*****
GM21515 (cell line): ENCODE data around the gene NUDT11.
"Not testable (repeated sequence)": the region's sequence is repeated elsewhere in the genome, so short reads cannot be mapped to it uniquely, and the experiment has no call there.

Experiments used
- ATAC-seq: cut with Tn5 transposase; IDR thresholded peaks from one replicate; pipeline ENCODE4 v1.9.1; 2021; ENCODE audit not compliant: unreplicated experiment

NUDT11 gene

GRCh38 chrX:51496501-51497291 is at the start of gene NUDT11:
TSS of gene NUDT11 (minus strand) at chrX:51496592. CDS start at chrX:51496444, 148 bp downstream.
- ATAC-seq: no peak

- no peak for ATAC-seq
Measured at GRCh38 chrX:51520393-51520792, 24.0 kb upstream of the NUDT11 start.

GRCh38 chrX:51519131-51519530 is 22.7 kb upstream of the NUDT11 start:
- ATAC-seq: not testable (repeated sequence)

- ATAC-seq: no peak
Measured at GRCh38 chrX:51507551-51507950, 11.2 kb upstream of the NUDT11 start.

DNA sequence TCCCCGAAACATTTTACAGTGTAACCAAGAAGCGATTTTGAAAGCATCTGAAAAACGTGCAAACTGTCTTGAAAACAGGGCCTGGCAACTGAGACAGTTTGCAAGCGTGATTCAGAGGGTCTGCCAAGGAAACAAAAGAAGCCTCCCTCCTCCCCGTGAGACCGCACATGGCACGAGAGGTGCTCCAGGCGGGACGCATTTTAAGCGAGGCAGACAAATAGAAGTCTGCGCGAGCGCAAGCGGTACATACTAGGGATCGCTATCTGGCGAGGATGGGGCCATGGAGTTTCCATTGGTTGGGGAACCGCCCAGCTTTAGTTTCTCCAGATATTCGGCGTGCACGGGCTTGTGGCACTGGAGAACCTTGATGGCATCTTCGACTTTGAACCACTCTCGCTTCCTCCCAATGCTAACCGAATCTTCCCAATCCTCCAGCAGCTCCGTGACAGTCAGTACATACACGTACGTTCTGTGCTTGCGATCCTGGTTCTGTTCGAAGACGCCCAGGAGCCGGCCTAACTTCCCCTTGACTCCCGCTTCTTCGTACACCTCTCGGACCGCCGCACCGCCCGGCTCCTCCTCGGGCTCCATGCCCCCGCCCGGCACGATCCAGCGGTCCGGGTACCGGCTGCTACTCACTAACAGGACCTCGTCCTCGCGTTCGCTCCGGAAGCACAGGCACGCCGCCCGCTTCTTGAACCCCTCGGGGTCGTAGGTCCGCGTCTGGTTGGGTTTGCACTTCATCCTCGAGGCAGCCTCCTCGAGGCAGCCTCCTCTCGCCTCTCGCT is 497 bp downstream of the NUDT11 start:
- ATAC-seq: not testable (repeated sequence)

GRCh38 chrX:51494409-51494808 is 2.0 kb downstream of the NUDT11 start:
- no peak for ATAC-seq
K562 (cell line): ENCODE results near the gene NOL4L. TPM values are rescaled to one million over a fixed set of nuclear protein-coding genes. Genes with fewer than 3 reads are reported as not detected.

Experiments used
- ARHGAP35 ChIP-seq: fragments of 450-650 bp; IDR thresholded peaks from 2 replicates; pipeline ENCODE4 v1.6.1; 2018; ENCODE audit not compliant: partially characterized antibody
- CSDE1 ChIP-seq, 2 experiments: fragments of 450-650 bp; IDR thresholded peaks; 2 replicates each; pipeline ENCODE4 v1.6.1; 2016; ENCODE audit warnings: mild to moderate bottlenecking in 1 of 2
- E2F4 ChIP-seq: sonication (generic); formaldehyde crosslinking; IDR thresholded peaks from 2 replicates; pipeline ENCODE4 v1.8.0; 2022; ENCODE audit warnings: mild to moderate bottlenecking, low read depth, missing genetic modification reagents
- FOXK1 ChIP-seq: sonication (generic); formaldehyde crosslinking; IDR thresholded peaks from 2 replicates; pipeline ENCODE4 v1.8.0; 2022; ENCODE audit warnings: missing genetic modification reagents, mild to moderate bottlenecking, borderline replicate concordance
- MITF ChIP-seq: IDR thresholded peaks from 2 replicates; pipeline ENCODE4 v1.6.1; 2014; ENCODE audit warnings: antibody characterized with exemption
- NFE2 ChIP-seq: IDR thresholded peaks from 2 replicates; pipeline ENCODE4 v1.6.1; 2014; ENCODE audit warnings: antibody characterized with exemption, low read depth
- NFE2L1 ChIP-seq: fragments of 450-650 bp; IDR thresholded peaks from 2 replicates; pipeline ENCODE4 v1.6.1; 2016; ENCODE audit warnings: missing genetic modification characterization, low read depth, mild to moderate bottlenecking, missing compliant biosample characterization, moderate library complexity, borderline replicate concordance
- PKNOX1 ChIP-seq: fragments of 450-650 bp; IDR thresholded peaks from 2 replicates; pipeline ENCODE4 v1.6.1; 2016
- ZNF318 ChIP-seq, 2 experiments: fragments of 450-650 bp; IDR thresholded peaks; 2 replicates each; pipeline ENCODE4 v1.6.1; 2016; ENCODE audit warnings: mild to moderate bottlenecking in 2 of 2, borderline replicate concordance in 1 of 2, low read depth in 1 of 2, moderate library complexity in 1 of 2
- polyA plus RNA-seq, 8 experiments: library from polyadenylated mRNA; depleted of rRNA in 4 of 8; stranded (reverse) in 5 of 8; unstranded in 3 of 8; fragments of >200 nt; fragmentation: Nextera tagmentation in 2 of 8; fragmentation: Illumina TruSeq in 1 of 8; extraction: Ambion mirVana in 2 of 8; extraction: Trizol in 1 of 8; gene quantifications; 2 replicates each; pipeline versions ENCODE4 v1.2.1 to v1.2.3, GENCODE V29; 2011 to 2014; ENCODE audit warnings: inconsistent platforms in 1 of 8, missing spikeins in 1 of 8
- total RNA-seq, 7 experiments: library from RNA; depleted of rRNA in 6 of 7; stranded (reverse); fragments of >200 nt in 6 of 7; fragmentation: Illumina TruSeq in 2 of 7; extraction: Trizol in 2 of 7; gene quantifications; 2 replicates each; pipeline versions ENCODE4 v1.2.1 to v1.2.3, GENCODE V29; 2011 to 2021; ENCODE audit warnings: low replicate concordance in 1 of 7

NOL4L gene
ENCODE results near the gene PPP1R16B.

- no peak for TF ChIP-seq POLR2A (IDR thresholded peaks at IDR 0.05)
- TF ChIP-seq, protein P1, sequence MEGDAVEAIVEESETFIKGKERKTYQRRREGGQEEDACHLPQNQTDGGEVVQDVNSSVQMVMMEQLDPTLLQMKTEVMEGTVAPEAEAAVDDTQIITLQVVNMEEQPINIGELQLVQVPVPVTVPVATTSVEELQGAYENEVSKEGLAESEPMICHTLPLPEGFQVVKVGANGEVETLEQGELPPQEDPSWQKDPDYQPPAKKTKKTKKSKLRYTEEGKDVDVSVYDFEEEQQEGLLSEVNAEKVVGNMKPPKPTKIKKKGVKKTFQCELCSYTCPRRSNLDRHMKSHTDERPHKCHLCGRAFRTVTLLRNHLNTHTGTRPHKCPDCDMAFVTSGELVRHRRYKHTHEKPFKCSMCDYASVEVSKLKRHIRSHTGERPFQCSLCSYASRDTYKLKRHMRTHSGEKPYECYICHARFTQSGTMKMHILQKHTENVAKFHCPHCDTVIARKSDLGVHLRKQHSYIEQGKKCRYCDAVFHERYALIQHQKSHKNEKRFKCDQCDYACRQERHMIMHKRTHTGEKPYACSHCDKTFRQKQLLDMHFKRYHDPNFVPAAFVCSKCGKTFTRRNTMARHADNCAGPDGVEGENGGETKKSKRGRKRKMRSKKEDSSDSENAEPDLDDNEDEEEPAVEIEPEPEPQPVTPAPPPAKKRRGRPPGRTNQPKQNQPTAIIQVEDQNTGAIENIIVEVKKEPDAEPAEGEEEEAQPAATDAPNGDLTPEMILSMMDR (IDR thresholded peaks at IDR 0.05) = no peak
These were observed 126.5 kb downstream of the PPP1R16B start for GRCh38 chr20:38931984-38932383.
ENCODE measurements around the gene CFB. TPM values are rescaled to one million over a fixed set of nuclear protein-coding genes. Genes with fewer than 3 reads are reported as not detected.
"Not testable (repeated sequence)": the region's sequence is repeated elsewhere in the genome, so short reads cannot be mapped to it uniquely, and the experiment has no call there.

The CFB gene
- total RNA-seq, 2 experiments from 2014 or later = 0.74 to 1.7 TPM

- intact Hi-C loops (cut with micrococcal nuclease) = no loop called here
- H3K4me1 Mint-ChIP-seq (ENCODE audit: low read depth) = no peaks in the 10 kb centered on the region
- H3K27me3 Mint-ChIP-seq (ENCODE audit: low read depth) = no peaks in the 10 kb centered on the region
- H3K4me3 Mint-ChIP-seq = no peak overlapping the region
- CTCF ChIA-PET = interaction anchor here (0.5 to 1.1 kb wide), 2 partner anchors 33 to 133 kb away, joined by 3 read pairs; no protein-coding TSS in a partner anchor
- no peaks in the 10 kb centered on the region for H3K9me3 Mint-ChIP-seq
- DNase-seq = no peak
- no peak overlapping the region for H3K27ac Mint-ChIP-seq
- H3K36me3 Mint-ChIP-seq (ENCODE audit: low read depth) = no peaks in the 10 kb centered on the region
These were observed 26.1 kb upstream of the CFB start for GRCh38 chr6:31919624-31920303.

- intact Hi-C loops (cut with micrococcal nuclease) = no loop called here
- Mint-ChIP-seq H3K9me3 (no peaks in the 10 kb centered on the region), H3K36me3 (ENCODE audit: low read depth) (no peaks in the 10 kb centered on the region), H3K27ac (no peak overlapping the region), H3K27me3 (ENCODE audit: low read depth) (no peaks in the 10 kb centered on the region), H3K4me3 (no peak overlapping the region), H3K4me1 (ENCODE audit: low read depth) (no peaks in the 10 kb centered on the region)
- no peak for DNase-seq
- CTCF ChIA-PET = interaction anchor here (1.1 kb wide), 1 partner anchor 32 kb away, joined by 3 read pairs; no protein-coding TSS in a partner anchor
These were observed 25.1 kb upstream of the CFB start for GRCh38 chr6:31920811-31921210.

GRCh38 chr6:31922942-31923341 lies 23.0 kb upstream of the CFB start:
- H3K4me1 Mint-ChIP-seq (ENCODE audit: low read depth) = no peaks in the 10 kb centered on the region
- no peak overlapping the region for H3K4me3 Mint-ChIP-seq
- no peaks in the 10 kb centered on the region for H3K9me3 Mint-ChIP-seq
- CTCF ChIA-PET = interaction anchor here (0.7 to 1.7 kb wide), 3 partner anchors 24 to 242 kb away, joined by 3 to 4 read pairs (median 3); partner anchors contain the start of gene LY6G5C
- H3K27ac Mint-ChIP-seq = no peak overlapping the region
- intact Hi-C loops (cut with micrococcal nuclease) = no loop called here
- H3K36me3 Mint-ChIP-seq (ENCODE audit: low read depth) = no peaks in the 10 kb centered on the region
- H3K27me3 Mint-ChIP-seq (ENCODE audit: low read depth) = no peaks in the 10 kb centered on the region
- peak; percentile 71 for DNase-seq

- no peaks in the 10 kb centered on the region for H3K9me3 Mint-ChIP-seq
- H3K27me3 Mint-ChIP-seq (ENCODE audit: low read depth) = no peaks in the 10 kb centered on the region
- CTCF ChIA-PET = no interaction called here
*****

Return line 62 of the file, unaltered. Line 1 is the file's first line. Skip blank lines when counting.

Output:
- intact Hi-C loops (cut with micrococcal nuclease) = no loop called here